The Fed specifically targeted mortgage Credit for its post-“tech Bubble reflationary policies. An even more incredible effort to inflate equities (and risk markets) has been the centerpiece of the Fed’s post-mortgage finance Bubble efforts. While not generally appreciated, various Washington policy measures have worked in concert to inflate corporate earnings. Massive deficit spending was instrumental in funneling purchasing power throughout the real economy, in the process significantly boosting corporate cash-flows and profits. 

Meanwhile, Fed policies have inflated corporate profits in various ways, some more obvious than others. Clearly, the collapses in the Fed funds rate and market yields dramatically reduced debt service costs hence boosted profits throughout corporate America. For the household sector, the Fed-induced fall in mortgage borrowing costs reduced debt service for homeowners, in the process providing additional spending power (and corporate profits!).

There are myriad other facets of monetary policy that have had a major, if not appreciated, inflationary impact on profits. I believe QE has had a profound impact on corporate cash flows, earnings and balance sheets. Fed liquidity injections have created purchasing power throughout the economy, while also stocking asset prices and attendantwealth effects.” Moreover, by dramatically manipulating market yields lower while inflating market liquidity, the Fed has provided extraordinary incentives for financial engineering and M&A. Unprecedented stock buybacks, in particular, have been instrumental in boosting stock prices and earnings-per-share.

Perhaps most importantly for this cycle, the Fed’s move to unlimited quantitative easing emboldened the market perception of infinite central bank liquidity support. This perception has manifested most directly into a powerful collapse in risk premiums, with profound self-reinforcing effects on Credit availability, debt service costs, profits and securities valuation for U.S. and global corporations.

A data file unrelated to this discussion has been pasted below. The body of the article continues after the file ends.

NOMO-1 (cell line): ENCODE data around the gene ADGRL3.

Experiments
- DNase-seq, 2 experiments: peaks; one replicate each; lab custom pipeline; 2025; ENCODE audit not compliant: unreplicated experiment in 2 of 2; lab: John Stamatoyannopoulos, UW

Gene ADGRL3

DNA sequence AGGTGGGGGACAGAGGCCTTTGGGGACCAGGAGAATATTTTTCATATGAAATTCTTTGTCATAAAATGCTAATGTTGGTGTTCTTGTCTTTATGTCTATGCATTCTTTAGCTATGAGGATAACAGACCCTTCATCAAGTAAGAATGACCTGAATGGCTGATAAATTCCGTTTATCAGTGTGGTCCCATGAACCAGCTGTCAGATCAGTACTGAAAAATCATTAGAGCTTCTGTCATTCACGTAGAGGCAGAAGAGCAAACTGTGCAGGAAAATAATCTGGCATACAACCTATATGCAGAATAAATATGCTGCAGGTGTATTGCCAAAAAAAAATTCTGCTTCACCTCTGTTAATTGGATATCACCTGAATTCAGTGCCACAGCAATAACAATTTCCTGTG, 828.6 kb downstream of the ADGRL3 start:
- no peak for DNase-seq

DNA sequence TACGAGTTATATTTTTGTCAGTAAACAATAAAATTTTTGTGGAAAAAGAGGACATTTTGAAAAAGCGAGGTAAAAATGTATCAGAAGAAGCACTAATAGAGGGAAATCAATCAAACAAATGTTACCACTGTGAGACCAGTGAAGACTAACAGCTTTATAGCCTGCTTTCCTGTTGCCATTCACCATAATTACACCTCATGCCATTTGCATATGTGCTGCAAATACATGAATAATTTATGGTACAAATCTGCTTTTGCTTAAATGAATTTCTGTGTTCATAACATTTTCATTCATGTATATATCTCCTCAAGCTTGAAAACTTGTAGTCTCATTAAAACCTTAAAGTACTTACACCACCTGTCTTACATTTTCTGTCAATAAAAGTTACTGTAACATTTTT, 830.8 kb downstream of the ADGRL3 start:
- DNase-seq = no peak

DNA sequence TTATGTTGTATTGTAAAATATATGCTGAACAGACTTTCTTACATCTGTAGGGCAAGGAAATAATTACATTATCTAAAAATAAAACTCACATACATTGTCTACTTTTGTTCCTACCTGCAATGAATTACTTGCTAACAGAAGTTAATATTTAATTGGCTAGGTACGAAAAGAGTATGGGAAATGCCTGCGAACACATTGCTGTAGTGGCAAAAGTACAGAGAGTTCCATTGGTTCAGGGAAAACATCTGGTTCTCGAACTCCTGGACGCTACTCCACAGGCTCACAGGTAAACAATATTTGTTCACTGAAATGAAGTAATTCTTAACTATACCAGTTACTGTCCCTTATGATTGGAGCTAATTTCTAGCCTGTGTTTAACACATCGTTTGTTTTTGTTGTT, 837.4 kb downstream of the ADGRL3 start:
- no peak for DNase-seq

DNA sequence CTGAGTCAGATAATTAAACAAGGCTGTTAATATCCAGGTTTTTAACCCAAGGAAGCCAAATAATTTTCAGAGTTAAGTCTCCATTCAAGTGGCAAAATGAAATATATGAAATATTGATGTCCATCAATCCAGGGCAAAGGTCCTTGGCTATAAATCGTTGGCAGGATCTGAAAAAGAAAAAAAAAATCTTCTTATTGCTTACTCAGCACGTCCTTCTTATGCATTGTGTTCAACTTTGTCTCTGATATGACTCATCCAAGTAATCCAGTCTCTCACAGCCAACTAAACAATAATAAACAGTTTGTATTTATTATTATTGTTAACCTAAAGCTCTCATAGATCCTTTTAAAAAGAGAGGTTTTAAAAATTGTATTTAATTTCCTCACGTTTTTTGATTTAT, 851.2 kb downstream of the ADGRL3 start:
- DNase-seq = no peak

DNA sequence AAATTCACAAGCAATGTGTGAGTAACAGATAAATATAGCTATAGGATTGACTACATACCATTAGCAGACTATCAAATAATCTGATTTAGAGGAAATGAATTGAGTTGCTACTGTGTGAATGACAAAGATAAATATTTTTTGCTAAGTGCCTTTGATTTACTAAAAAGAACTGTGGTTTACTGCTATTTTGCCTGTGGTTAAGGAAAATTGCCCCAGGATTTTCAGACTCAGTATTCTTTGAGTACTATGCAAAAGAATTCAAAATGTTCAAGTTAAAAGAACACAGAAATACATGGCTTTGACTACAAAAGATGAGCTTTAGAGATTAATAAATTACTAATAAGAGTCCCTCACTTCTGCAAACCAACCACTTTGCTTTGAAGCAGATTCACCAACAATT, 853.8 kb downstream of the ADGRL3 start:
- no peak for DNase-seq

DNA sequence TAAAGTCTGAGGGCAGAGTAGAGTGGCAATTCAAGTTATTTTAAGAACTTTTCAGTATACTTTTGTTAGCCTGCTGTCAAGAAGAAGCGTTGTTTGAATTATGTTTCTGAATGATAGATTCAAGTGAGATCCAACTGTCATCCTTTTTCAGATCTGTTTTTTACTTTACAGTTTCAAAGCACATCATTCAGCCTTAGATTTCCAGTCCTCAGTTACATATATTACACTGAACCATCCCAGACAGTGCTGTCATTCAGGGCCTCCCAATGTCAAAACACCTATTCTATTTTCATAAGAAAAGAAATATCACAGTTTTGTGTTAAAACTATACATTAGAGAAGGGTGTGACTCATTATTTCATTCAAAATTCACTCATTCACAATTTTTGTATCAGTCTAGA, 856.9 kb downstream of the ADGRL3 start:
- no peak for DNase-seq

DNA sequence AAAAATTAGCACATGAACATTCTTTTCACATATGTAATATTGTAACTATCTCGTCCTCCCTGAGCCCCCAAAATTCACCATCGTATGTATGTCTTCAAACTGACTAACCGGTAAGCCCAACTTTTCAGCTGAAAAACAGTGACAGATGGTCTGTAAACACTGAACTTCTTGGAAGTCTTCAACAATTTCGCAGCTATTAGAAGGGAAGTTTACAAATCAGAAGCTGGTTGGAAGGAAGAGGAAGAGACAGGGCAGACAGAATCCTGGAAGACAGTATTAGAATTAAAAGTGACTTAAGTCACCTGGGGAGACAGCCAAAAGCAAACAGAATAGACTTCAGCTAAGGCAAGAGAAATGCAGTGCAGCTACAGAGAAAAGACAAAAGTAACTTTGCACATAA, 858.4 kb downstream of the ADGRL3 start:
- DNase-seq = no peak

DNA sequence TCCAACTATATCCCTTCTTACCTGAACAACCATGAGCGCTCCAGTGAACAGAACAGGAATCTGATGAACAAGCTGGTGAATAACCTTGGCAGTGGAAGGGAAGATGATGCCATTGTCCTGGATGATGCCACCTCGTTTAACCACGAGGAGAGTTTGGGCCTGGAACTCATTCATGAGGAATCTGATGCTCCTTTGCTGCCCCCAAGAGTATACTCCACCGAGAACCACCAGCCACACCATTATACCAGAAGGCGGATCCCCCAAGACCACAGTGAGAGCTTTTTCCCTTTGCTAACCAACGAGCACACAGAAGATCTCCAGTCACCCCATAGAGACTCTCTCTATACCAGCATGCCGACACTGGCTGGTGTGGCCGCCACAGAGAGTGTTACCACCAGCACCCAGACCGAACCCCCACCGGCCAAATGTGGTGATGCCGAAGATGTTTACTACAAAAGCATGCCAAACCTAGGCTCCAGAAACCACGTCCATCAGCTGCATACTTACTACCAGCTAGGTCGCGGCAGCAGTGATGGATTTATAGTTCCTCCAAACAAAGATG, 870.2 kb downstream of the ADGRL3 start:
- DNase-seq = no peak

Total Non-Financial Debt growth surpassed $1.0 TN for the first time during booming 1999 (nineties annual avg. $721bn). Non-Financial Debt growth surpassed $2.0 TN annually for the period 2004-2007. The doubling in mortgage Credit had a profound inflationary effect on home prices, along with spending and corporate profits. I have argued over recent years that the mal-adjusted U.S. Bubble economy requires about $2.0 TN of annual Credit growth for the appearance of a sustainable boom. Importantly, this amount of system Credit expansion is necessary to sustain inflated corporate profits.

The big issue I have – and why I am convinced in the Bubble thesis – is that I don’t believe $2.0 TN of Credit growth is sustainable. Supposedly, the Fed will soon be concluding its historic balance sheet expansion (monetary inflation). To this point, the perception holds that the recovery is on track and global central banks will continue to backstop the markets and global economy. And as long as “moneycontinues to flow to risk markets and the speculators keep the faith, then booming markets (underpinned by massive buybacks and M&A) support spending, economic activity and corporate profits. I’m the first to admit that the now protracted global government finance Bubble has attained significant momentum.